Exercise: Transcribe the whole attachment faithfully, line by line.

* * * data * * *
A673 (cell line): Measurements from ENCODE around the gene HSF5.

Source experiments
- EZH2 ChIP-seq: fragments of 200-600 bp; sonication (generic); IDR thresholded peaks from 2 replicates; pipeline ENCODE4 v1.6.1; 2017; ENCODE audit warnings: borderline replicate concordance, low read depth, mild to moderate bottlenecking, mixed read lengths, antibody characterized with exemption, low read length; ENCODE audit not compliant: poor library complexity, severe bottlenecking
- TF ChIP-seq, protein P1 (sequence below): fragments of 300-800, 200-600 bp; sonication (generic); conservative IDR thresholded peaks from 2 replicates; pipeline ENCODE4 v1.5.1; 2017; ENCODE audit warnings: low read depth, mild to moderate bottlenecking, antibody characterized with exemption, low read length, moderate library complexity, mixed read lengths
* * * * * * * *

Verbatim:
A673 (cell line): Measurements from ENCODE around the gene HSF5.

Source experiments
- EZH2 ChIP-seq: fragments of 200-600 bp; sonication (generic); IDR thresholded peaks from 2 replicates; pipeline ENCODE4 v1.6.1; 2017; ENCODE audit warnings: borderline replicate concordance, low read depth, mild to moderate bottlenecking, mixed read lengths, antibody characterized with exemption, low read length; ENCODE audit not compliant: poor library complexity, severe bottlenecking
- TF ChIP-seq, protein P1 (sequence below): fragments of 300-800, 200-600 bp; sonication (generic); conservative IDR thresholded peaks from 2 replicates; pipeline ENCODE4 v1.5.1; 2017; ENCODE audit warnings: low read depth, mild to moderate bottlenecking, antibody characterized with exemption, low read length, moderate library complexity, mixed read lengths